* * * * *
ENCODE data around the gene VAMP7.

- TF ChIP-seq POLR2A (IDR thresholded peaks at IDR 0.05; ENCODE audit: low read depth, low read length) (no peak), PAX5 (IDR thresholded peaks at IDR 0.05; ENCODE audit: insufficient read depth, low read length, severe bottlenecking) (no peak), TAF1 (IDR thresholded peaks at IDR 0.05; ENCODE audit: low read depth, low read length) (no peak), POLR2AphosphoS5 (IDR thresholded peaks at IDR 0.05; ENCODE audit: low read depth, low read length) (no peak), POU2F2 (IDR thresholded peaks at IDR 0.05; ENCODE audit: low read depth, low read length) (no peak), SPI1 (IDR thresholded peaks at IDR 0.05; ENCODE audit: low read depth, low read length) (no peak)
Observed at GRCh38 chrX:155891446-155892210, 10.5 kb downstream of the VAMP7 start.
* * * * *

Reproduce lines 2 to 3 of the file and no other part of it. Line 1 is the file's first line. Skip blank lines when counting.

- TF ChIP-seq POLR2A (IDR thresholded peaks at IDR 0.05; ENCODE audit: low read depth, low read length) (no peak), PAX5 (IDR thresholded peaks at IDR 0.05; ENCODE audit: insufficient read depth, low read length, severe bottlenecking) (no peak), TAF1 (IDR thresholded peaks at IDR 0.05; ENCODE audit: low read depth, low read length) (no peak), POLR2AphosphoS5 (IDR thresholded peaks at IDR 0.05; ENCODE audit: low read depth, low read length) (no peak), POU2F2 (IDR thresholded peaks at IDR 0.05; ENCODE audit: low read depth, low read length) (no peak), SPI1 (IDR thresholded peaks at IDR 0.05; ENCODE audit: low read depth, low read length) (no peak)
Observed at GRCh38 chrX:155891446-155892210, 10.5 kb downstream of the VAMP7 start.